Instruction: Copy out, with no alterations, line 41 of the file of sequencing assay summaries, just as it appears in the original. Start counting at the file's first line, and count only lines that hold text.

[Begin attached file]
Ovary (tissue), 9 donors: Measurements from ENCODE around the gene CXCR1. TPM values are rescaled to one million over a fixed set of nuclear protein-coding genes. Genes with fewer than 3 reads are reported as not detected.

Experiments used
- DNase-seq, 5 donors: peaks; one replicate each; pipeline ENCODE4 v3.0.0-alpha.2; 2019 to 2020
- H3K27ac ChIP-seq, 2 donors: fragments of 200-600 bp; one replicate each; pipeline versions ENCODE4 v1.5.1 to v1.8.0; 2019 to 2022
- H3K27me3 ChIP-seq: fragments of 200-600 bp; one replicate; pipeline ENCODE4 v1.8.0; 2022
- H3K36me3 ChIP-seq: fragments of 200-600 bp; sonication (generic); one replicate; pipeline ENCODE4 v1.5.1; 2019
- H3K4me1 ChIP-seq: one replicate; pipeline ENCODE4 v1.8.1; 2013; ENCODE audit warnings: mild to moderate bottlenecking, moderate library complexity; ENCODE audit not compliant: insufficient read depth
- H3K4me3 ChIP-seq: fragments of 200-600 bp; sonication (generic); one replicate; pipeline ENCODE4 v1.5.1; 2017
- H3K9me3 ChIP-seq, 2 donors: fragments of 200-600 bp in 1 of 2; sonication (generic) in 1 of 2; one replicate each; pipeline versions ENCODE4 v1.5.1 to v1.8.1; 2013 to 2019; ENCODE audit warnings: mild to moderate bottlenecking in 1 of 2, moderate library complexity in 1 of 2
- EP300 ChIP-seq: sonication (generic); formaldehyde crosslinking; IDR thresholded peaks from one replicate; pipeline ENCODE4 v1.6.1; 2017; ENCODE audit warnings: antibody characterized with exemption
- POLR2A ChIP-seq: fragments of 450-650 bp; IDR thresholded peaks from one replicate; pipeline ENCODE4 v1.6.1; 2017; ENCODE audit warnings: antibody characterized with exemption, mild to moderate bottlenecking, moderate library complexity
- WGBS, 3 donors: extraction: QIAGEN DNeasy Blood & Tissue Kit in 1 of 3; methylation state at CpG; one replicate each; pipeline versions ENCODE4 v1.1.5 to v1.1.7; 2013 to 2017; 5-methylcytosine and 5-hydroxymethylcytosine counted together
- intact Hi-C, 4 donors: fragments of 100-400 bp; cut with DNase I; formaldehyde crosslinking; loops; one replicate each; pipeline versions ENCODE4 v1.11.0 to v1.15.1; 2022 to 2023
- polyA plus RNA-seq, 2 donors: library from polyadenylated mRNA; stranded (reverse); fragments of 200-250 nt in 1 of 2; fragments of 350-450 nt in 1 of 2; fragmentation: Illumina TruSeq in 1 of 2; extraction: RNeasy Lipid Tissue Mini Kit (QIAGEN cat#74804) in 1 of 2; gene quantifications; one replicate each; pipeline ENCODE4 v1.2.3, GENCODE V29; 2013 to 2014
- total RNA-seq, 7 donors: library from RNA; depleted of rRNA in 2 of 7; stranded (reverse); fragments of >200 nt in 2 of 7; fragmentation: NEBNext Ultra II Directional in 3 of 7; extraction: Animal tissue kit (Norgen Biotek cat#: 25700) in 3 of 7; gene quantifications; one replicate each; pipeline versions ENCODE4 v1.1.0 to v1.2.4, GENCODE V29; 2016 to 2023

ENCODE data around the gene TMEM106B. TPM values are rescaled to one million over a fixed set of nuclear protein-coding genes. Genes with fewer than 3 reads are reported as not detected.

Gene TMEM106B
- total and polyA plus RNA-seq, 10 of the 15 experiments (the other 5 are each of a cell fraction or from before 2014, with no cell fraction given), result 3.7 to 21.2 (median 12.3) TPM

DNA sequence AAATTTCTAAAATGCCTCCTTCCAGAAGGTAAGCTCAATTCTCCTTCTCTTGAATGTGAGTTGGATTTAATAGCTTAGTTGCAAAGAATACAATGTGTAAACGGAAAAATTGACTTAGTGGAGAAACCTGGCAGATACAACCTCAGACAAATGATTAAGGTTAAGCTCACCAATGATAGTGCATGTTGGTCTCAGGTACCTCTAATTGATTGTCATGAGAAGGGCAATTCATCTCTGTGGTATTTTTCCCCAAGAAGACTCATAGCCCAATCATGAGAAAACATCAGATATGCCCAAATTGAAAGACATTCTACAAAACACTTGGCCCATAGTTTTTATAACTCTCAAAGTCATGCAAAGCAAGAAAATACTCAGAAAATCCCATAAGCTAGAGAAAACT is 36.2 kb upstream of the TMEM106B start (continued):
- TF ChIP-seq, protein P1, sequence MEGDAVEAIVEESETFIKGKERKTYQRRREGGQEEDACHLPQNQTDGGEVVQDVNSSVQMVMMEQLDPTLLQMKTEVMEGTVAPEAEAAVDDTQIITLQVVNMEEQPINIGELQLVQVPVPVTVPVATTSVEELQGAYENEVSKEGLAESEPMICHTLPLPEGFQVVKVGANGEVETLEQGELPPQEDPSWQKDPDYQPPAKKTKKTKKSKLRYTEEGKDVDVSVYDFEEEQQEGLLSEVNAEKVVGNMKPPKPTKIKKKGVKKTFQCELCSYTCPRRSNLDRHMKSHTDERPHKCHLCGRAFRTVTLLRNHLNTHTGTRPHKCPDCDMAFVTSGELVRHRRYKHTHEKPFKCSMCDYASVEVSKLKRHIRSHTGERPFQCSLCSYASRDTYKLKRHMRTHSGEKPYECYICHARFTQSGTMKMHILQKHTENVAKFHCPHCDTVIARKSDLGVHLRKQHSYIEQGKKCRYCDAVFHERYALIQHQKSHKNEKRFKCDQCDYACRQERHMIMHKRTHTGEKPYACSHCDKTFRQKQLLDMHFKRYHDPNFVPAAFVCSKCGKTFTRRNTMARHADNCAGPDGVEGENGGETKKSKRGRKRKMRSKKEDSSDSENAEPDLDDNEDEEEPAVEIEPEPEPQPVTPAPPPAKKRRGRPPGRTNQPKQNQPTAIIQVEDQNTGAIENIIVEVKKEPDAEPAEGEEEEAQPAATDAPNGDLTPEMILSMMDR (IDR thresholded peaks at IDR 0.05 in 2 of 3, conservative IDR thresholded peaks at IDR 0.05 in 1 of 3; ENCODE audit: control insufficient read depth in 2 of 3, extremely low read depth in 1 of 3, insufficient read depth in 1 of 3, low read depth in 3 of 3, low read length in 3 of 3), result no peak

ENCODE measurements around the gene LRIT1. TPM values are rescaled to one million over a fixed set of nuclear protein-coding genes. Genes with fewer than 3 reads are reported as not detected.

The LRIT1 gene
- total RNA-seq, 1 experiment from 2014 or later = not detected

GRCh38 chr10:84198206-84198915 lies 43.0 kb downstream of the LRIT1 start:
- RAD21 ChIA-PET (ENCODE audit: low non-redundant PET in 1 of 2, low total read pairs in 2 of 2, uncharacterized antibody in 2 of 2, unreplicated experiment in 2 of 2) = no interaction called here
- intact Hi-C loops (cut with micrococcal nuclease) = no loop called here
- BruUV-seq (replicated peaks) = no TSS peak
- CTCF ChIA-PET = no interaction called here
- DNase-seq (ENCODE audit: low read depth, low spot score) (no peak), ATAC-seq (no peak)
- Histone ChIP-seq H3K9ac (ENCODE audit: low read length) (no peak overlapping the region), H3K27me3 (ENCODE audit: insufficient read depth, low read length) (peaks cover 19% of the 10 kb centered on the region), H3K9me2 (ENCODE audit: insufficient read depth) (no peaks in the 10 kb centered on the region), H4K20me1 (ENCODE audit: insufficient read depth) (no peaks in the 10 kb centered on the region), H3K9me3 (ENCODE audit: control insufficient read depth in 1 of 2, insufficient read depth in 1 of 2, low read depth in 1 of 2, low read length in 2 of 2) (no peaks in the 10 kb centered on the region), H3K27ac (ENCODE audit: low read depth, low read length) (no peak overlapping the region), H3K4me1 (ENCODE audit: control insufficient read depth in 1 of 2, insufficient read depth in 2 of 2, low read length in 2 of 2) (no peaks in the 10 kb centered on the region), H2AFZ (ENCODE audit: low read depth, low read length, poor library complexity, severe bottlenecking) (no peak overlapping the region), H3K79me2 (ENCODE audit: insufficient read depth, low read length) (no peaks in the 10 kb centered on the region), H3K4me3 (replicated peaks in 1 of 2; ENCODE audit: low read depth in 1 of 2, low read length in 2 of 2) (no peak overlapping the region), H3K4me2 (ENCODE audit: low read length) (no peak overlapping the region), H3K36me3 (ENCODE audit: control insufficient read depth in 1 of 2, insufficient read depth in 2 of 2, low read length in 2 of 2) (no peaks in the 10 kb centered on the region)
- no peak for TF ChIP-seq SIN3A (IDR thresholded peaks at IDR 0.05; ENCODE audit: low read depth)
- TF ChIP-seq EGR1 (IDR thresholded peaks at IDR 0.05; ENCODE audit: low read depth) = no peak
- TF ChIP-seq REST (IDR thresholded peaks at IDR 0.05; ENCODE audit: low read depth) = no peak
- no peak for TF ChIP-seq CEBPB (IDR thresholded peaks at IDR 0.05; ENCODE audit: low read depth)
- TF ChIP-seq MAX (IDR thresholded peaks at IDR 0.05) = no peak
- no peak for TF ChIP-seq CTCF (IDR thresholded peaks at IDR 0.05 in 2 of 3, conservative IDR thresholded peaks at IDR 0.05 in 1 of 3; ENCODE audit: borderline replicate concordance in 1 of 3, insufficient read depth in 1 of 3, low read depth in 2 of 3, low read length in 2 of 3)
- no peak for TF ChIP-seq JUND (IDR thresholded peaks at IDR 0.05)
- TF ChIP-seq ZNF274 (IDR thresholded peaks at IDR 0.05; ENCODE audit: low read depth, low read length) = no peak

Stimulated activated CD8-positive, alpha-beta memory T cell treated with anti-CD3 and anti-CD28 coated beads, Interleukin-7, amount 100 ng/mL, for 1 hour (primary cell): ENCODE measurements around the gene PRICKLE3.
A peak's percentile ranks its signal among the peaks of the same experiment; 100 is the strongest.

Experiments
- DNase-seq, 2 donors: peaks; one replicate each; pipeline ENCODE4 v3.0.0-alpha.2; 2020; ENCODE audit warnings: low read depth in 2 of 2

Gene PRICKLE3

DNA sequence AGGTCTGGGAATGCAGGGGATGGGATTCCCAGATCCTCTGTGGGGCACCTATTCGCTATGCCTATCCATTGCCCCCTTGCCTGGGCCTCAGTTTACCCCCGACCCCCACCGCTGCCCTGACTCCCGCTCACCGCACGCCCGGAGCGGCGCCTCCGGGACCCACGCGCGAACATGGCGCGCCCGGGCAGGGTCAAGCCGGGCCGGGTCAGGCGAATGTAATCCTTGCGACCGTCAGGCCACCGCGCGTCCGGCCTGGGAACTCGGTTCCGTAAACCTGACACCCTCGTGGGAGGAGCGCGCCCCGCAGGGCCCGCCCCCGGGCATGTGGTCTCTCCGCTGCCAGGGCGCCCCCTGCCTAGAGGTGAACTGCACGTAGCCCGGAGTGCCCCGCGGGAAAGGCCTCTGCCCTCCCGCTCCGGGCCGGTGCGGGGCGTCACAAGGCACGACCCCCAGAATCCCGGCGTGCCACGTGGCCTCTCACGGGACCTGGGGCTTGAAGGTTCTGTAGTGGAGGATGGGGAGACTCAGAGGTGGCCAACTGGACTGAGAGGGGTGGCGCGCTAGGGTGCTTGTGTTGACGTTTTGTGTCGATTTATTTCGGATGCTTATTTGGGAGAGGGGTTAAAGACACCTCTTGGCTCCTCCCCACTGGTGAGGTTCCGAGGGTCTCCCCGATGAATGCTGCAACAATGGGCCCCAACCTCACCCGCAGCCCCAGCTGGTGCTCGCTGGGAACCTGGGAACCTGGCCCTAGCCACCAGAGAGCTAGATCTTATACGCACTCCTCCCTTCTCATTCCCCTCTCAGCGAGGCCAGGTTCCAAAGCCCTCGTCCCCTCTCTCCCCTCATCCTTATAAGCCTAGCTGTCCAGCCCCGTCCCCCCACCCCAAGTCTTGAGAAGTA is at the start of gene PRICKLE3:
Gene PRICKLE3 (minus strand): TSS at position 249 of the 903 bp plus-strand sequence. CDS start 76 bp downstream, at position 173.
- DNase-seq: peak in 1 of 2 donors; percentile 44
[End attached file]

Experiments